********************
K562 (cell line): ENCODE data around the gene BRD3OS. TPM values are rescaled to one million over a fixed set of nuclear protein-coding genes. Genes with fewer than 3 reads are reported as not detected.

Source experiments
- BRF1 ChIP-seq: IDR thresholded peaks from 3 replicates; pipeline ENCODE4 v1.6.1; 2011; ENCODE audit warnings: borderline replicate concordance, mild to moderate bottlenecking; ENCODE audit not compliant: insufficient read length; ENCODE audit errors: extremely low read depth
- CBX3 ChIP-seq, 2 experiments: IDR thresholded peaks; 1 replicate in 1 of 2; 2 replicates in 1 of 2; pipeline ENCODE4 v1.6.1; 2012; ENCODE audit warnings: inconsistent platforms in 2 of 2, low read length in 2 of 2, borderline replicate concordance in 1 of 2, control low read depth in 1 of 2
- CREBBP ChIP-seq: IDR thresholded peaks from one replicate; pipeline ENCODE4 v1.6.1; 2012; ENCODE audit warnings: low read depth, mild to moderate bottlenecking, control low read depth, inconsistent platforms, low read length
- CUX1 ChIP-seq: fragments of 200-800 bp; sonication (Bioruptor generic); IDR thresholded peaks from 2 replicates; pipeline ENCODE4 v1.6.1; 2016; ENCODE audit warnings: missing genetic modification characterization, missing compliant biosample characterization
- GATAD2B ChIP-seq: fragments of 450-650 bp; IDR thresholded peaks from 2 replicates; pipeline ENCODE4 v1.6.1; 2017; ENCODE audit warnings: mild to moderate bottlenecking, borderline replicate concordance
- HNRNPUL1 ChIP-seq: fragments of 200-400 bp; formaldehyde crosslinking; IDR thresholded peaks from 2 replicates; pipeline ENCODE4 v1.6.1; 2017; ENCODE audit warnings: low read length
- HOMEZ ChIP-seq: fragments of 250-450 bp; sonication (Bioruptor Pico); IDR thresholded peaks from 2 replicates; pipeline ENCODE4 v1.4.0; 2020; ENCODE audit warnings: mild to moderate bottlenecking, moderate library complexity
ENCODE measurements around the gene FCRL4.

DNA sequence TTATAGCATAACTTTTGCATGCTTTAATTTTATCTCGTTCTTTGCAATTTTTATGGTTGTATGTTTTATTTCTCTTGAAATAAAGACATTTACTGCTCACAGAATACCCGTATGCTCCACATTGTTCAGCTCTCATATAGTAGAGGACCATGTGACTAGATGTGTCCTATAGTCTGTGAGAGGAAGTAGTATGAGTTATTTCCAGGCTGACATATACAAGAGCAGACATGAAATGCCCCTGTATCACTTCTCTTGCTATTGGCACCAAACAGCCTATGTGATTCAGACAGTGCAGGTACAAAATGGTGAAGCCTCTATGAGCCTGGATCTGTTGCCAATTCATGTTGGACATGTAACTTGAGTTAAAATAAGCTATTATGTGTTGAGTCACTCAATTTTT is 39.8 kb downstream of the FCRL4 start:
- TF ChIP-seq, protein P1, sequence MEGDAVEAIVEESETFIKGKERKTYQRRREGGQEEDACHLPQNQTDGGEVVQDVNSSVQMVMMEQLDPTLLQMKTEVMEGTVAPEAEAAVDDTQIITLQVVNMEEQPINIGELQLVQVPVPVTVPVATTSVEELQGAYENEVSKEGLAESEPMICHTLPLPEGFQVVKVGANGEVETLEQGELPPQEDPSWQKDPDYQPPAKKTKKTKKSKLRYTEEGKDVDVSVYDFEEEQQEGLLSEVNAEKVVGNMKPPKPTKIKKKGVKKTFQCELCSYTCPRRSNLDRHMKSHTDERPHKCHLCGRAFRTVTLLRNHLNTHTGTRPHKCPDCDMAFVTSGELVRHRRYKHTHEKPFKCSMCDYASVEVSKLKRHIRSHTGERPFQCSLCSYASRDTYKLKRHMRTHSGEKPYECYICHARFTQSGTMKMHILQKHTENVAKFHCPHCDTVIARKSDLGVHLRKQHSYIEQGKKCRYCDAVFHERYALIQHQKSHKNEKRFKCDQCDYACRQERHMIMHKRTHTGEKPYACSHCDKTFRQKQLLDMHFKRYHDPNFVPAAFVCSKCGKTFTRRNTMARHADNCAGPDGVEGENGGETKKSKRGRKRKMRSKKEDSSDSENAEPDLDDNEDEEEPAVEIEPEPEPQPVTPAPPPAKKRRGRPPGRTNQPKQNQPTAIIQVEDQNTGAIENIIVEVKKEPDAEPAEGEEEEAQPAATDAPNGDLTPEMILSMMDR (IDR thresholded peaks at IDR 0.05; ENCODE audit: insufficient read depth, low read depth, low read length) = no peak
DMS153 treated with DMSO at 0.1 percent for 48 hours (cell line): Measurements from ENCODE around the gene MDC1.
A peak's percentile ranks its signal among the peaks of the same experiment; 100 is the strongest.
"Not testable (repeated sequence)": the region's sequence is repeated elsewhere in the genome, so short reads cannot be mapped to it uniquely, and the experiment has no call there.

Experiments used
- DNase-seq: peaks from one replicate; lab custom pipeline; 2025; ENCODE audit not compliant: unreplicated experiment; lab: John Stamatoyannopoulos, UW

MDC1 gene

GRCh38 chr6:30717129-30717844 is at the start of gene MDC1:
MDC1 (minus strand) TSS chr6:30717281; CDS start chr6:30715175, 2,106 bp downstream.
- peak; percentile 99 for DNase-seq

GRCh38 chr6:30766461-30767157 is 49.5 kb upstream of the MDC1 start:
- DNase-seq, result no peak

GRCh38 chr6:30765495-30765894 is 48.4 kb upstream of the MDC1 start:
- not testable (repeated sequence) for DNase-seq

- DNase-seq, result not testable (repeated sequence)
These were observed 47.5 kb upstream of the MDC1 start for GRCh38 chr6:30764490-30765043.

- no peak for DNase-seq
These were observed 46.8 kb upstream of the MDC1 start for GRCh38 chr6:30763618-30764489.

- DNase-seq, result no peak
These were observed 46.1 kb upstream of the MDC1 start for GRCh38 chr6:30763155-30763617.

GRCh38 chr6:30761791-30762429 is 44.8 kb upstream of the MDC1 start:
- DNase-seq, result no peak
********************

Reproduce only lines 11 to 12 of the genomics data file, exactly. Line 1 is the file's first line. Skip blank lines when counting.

DNA sequence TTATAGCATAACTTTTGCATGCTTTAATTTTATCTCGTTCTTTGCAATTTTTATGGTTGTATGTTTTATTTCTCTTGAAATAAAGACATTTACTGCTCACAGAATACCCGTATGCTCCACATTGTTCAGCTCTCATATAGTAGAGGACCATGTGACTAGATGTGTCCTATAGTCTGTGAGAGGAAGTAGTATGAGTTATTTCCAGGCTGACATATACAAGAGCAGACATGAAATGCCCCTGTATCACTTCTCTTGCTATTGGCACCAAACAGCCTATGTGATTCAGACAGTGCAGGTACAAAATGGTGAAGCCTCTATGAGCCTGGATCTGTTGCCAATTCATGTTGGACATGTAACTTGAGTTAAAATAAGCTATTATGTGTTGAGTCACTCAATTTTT is 39.8 kb downstream of the FCRL4 start:
- TF ChIP-seq, protein P1, sequence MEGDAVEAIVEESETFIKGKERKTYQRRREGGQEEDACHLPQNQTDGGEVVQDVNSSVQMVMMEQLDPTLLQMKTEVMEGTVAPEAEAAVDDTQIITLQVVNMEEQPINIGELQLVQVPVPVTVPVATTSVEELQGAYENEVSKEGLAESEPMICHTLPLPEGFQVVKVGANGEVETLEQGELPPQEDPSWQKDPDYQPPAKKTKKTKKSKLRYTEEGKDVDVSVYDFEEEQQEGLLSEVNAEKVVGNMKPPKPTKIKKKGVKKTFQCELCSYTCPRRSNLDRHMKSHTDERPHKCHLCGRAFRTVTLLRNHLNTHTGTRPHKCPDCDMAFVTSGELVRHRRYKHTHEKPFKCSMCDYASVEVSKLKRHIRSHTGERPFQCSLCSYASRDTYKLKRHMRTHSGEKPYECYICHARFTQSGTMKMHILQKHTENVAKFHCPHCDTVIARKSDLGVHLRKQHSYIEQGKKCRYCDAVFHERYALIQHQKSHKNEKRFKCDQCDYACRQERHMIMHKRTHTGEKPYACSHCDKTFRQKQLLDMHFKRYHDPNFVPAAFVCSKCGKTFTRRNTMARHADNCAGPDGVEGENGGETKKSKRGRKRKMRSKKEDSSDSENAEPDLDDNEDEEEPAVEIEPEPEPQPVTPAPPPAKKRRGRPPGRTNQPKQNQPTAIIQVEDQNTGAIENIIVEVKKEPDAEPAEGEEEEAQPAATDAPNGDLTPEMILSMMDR (IDR thresholded peaks at IDR 0.05; ENCODE audit: insufficient read depth, low read depth, low read length) = no peak